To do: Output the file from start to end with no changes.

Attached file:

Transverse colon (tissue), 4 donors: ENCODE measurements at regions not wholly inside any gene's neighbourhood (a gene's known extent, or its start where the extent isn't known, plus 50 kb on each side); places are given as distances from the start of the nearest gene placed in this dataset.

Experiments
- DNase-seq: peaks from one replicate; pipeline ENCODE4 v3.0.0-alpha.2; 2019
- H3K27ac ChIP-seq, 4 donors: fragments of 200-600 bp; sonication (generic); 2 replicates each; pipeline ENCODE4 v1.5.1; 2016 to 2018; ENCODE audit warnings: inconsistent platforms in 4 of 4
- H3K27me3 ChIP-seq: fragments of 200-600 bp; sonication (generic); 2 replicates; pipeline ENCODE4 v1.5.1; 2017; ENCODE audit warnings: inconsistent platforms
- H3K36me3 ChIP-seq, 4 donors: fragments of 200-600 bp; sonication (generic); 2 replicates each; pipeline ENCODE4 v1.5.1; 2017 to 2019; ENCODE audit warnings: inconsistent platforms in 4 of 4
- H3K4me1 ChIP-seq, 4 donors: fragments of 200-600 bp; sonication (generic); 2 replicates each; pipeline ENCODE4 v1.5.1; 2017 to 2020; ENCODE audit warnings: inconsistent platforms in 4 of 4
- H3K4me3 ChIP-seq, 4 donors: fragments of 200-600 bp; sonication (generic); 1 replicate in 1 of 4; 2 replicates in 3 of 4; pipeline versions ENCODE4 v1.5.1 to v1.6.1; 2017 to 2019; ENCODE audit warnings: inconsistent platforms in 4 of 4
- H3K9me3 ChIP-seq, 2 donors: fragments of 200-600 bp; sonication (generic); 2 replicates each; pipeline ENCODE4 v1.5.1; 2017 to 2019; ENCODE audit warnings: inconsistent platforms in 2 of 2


Transverse colon (tissue), 4 donors: ENCODE measurements at regions not wholly inside any gene's neighbourhood (a gene's known extent, or its start where the extent isn't known, plus 50 kb on each side); places are given as distances from the start of the nearest gene placed in this dataset.

Experiments
- DNase-seq: peaks from one replicate; pipeline ENCODE4 v3.0.0-alpha.2; 2019
- H3K27ac ChIP-seq, 4 donors: fragments of 200-600 bp; sonication (generic); 2 replicates each; pipeline ENCODE4 v1.5.1; 2016 to 2018; ENCODE audit warnings: inconsistent platforms in 4 of 4
- H3K27me3 ChIP-seq: fragments of 200-600 bp; sonication (generic); 2 replicates; pipeline ENCODE4 v1.5.1; 2017; ENCODE audit warnings: inconsistent platforms
- H3K36me3 ChIP-seq, 4 donors: fragments of 200-600 bp; sonication (generic); 2 replicates each; pipeline ENCODE4 v1.5.1; 2017 to 2019; ENCODE audit warnings: inconsistent platforms in 4 of 4
- H3K4me1 ChIP-seq, 4 donors: fragments of 200-600 bp; sonication (generic); 2 replicates each; pipeline ENCODE4 v1.5.1; 2017 to 2020; ENCODE audit warnings: inconsistent platforms in 4 of 4
- H3K4me3 ChIP-seq, 4 donors: fragments of 200-600 bp; sonication (generic); 1 replicate in 1 of 4; 2 replicates in 3 of 4; pipeline versions ENCODE4 v1.5.1 to v1.6.1; 2017 to 2019; ENCODE audit warnings: inconsistent platforms in 4 of 4
- H3K9me3 ChIP-seq, 2 donors: fragments of 200-600 bp; sonication (generic); 2 replicates each; pipeline ENCODE4 v1.5.1; 2017 to 2019; ENCODE audit warnings: inconsistent platforms in 2 of 2